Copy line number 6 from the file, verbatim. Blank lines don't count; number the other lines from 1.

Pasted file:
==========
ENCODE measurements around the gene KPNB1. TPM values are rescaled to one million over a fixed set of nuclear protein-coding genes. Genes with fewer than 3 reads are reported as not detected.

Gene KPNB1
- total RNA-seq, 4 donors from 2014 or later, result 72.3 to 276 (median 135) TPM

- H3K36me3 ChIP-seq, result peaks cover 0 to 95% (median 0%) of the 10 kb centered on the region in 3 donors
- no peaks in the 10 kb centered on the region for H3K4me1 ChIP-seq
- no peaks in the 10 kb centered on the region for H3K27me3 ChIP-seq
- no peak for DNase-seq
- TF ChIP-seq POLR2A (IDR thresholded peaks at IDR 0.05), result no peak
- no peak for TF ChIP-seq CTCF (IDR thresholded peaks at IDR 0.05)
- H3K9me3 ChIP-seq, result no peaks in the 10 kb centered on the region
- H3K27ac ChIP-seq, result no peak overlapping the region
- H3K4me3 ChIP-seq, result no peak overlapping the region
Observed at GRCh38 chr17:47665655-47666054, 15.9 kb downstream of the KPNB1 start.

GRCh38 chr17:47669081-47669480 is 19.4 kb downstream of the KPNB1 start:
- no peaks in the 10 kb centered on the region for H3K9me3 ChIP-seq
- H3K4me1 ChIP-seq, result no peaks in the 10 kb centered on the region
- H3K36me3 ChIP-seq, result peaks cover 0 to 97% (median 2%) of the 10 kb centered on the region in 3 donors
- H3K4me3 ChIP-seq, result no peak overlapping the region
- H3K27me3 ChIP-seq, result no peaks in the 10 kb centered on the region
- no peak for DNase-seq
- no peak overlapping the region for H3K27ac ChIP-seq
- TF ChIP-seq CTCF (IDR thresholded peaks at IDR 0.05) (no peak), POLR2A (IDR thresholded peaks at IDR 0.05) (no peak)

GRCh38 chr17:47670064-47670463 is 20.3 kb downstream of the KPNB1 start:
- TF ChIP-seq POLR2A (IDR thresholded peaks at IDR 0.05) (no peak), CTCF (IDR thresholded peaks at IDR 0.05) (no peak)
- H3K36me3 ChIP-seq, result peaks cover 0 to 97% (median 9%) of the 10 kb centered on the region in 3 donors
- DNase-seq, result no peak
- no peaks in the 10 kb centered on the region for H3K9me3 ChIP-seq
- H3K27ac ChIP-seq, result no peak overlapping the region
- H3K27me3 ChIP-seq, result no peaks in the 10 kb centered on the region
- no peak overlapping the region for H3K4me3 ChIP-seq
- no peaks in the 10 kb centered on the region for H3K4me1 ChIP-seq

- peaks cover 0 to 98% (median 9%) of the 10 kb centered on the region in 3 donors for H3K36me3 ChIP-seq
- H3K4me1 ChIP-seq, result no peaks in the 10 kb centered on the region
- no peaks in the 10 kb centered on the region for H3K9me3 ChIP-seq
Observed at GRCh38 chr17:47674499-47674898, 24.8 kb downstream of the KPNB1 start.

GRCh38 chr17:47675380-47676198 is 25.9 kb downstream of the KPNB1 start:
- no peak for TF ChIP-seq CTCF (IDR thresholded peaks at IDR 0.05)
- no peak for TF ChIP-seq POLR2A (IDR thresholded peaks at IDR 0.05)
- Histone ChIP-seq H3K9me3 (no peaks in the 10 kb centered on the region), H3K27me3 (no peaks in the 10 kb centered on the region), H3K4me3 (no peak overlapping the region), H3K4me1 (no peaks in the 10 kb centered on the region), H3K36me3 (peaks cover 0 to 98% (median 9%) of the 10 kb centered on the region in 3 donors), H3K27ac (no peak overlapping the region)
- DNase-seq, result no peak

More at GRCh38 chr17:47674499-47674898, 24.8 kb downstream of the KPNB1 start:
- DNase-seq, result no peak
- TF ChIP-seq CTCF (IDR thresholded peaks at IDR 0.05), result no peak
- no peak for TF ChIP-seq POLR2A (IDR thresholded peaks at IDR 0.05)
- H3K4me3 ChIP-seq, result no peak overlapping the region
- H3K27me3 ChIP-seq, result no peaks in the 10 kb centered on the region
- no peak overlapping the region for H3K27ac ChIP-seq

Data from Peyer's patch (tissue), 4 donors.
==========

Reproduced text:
- no peaks in the 10 kb centered on the region for H3K27me3 ChIP-seq